Heating and Cooling Your Finished Basement
So, you’re finally ready to finish your basement and add more livable space and value to your home. But, you have no idea about heating and cooling your finished basement, or what that even entails.
You may be asking questions about cost and what you should expect when collecting bids from HVAC contractors. You may have concerns on whether your current system can even handle the increased load on it. Or, you may also be wondering what type of system is ideal for your home, or if it’s even worth doing the work at all!
Whether you’ll be hiring an HVAC contractor to do the work needed, or going the DIY route, we layout the things you need to consider in this article. We also attempt to answer most of the common questions on heating and cooling your finished basement. If we don’t answer questions here, please feel free to ask in the comments section below. Or, if you’re in the Connecticut area, feel free to call us. @ (860) 818-3891.
Is Heating and Cooling Your Finished Basement Even Worth it?
The simple answer – yes! For the obvious reason, being comfortable and making the most of your investment year round. Why would you want to invest in finishing something you can only use a few months out of the year?
Let’s not also forget – designing and installing the right heating and cooling system for your basement adds value to your home. Shoddy work, or no heating or cooling at all, doesn’t do much for your homes equity, and can even cost you in the long run.
Can I Add onto my Current System, or do I Need a New One?
This isn’t an easy answer. Unless your a mechanical engineer, or an HVAC technician yourself, you’re going to need an expert to help you determine this.
There’s a lot to consider when heating and cooling your basement. The big one is, can your current system handle the additional load you’re about to put on it? If your lucky enough, you’re current system will be able to handle more capacity. Maybe you’re not as fortunate, but you still have 2 realistic options – upgrade your current system, or add an addition system that heats and cools the basement only.
If you’re adding an addition system to heat and cool your basement, you have a few options. Ductless mini split systems have really become a popular choice over the past few years, because they offer a less expensive way to heat and cool basements. They also do not require ductwork to be run, which can cut costs, AND they conserve space.
Upgrading your current HVAC system can also be a cost saving option, if you choose not to go with a ductless system. However, you’re most likely still going to need to run ductwork to your basement living areas. But beware, there can be some additional costs associated, so it’s important to understand exactly what needs to be done, when you’re collecting quotes.
Also, adding a second furnace or air conditioning unit to serve just your basement will most likely come with the cost of running additional duct work. Space may not be available to house an entire second duct system and HVAC equipment in your mechanical room however, so this may not even be an option.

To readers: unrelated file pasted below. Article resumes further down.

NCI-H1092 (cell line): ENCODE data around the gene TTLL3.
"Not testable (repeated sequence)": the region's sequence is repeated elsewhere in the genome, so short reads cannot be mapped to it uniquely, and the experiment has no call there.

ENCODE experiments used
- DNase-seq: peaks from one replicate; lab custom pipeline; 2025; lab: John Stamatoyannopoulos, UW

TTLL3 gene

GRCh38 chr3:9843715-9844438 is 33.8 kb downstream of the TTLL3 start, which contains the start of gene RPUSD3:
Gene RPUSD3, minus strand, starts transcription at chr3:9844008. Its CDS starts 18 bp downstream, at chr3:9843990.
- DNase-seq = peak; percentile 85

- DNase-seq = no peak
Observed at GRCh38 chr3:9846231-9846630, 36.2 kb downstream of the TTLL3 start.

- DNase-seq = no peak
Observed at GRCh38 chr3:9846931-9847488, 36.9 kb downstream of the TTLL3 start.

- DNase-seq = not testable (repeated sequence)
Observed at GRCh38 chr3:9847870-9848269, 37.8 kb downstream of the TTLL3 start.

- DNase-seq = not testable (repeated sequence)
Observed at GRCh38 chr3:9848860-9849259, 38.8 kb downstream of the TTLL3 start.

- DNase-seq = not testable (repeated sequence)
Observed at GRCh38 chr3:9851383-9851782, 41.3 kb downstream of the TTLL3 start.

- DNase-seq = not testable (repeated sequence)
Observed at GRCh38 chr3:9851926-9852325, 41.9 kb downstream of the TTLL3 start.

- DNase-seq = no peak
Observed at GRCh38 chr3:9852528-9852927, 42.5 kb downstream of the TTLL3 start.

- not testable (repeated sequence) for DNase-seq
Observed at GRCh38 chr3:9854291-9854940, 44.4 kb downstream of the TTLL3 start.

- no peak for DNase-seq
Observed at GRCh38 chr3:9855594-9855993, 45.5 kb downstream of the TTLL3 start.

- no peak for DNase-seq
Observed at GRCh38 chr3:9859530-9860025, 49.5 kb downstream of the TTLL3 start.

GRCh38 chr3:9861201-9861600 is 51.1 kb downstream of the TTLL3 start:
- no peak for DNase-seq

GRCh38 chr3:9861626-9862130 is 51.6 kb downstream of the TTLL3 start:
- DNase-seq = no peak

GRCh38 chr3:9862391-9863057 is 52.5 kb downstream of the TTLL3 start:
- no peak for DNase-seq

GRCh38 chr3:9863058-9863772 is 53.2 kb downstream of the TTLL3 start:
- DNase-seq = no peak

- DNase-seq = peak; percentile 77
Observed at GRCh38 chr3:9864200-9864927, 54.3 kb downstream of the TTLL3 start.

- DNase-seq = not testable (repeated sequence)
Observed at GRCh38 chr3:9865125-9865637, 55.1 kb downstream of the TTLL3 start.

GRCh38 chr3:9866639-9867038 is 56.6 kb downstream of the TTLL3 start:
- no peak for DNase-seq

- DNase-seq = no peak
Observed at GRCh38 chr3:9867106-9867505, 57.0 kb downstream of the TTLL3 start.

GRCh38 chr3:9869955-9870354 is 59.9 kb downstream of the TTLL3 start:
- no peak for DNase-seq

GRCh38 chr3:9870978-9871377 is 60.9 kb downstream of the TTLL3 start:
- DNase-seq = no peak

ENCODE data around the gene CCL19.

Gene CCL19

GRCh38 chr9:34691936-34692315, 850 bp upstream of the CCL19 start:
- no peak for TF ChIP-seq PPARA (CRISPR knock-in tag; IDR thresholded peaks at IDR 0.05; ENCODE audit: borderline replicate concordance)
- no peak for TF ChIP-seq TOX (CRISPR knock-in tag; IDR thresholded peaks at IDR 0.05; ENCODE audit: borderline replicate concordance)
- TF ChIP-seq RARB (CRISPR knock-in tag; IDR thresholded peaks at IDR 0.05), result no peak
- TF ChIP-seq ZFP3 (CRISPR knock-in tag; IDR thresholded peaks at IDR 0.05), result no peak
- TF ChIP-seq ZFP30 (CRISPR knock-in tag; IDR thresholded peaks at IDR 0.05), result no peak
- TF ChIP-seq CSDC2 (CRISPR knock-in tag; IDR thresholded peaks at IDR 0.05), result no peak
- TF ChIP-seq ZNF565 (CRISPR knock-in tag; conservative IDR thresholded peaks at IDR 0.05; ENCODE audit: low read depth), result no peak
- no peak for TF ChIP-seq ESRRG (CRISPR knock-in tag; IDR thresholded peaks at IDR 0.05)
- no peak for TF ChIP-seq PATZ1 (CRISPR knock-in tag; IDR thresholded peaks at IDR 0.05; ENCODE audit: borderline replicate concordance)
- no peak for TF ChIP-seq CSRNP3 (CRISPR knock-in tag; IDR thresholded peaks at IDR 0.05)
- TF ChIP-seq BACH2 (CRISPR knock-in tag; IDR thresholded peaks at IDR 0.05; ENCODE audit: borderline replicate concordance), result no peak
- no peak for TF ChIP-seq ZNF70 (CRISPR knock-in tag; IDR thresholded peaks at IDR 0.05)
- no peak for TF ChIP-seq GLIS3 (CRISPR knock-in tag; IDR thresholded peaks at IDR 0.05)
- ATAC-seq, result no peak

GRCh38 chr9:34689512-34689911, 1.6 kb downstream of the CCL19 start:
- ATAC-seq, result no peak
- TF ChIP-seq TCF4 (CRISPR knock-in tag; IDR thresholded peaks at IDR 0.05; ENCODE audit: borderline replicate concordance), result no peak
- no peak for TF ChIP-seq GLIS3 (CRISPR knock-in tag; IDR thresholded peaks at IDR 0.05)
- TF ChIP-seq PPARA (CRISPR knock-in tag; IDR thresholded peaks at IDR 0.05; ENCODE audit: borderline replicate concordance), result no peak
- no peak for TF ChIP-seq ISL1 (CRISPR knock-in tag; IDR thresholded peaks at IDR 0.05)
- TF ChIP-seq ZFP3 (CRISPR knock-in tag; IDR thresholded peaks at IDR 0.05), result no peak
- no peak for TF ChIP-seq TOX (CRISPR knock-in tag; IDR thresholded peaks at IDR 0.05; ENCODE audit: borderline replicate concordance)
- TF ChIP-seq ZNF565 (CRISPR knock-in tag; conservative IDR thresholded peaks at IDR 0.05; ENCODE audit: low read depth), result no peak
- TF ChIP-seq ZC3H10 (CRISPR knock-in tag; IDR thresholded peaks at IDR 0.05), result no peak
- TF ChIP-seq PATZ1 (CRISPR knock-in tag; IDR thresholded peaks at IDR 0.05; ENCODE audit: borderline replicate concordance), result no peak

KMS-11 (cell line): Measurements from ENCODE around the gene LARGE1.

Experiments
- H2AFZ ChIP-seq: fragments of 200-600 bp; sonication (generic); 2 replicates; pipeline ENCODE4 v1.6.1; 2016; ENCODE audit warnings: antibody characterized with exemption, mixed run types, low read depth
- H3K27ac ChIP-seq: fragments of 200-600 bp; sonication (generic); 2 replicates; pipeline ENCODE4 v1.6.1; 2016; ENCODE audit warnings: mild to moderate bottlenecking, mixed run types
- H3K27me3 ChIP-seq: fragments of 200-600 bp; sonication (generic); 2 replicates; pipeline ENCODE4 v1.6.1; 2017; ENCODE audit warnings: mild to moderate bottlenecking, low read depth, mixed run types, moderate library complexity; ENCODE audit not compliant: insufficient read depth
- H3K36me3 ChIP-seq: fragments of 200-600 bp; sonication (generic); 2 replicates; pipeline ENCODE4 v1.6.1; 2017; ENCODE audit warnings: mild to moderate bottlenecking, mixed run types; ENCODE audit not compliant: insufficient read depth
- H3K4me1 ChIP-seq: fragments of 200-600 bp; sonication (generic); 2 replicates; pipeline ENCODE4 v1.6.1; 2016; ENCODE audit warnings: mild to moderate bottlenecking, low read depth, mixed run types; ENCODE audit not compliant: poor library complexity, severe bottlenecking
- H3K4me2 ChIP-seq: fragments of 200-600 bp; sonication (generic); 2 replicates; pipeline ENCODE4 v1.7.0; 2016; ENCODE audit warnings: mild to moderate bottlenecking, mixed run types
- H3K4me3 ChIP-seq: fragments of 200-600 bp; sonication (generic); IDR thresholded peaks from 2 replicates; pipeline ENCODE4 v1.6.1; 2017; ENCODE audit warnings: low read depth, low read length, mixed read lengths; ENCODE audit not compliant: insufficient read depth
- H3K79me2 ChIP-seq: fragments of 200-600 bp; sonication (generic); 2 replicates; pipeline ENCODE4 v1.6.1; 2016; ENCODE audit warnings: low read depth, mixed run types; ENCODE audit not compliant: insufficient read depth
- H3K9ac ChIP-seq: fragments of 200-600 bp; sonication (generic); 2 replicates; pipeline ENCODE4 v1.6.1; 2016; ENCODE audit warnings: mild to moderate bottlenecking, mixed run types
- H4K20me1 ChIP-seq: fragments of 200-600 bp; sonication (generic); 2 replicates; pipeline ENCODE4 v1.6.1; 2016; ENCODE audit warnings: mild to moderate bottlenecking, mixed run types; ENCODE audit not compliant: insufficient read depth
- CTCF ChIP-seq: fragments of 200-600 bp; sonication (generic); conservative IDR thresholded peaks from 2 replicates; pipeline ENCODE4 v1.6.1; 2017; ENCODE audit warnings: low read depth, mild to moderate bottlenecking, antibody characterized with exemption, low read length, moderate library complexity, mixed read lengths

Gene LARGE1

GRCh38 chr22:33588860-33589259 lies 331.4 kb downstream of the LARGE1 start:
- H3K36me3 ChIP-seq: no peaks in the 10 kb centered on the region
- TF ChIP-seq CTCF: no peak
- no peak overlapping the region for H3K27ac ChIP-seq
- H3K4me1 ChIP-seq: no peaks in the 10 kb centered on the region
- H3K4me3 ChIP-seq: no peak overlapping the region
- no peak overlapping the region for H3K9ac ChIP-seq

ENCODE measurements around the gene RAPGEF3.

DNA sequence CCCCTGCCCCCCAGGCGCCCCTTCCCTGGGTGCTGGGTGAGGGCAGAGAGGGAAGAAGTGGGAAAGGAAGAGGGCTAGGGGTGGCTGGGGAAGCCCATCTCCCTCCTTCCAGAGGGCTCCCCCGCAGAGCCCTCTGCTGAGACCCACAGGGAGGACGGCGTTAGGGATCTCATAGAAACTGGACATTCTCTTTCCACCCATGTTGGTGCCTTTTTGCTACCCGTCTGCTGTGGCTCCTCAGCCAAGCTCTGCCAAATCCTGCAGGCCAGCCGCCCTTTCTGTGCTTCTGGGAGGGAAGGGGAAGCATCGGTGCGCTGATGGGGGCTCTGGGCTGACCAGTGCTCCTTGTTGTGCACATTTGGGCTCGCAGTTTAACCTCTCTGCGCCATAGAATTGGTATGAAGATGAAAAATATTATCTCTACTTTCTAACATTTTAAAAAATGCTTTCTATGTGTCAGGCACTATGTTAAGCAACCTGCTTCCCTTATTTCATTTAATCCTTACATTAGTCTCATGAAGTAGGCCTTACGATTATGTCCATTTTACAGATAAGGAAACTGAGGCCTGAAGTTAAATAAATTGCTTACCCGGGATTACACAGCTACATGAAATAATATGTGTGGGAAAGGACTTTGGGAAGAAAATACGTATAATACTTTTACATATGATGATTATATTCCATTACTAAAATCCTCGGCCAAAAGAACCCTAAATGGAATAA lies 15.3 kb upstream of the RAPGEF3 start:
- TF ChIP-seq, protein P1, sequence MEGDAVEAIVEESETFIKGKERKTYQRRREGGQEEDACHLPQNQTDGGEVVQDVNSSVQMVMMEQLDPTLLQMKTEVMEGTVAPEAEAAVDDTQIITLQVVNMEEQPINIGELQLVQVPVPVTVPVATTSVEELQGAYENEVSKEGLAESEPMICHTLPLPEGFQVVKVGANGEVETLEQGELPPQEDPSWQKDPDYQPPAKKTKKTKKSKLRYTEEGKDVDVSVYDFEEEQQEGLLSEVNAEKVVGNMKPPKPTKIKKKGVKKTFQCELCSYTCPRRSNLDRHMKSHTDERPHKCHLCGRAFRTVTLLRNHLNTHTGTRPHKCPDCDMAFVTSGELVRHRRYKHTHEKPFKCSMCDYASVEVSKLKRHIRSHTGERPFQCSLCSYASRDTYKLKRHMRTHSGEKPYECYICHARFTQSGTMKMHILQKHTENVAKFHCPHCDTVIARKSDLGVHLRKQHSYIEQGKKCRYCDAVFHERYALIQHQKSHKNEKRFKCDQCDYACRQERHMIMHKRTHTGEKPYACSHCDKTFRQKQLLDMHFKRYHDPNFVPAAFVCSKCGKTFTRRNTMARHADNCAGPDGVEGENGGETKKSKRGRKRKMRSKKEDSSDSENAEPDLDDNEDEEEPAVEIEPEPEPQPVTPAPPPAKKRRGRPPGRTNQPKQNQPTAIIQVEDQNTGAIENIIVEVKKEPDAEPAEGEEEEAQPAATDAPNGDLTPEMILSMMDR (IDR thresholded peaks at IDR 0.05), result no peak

What Type of HVAC System is right for My Basement and What Size do I need?
It’s really going to come down to personal preference and what options are available to you. As mentioned above, mini split systems have become increasingly popular to heat and cool basements over the past few years. But, I highly recommend having a contractor take a complete look at your needs, and the size of your basement, before recommended anything.
The size of the unit you’re going to need depends on size of area you intend to heat and cool. You don’t want to overpay for something that’s too big, and you don’t want something that’s too small either. That’ll just be a waste of your money (either way). Expect 400 to 600 square feet per ton, but this may vary, depending on your house and where it’s located. Every house can be different.
What Should I Consider When Designing a Floor Plan for my Unfinished Basement?
You currently most likely have a furnace, water heater, boiler, ventilation, or other type of HVAC or plumbing components in your unfinished basement. When designing your floor plan, you need to consider exactly how to enclose this equipment not only for aesthetic reasons, but also for functional reasons, without closing them off entirely. The best finished basements designs incorporate a utility or mechanical room to conceal this equipment.
Of course, most of this work doesn’t come without some sort of cost attached to it. You may need to relocate HVAC equipment or pipes. Let’s hope your lucky enough not to have to do that, but you might want to expect something. Most mechanical rooms at bare minimum will require ventilation. A good mechanical contractor (or even general contractor) will be versed in the local building codes and requirements and go over your options with you.
How Much Can I Expert to Pay for All of This?
Of course, that’s going to depend on what HVAC work you need done. According to HomeAdvisor, the average complete HVAC installation cost in Connecticut can vary from $7,000 and up. We recommend getting a minimum of 3 quotes, before you choose an HVAC contractor.
When choosing a contractor, do it wisely. Look at the warranties they offer, get references, and hear what others have to say about them on Google, Yelp!, The Better Business Bureau (BBB) and other review sites. In other words, do your homework! Don’t just pick a contractor on cost alone.
About the Author
Ken is the president and co-founder of County Wide Mechanical Services, LLC. He has over 15 years of experience in the HVAC and plumbing field. Ken has been instrumental in the growth of County Wide Mechanical Services in Connecticut. He believes that customer satisfaction is the backbone of the company.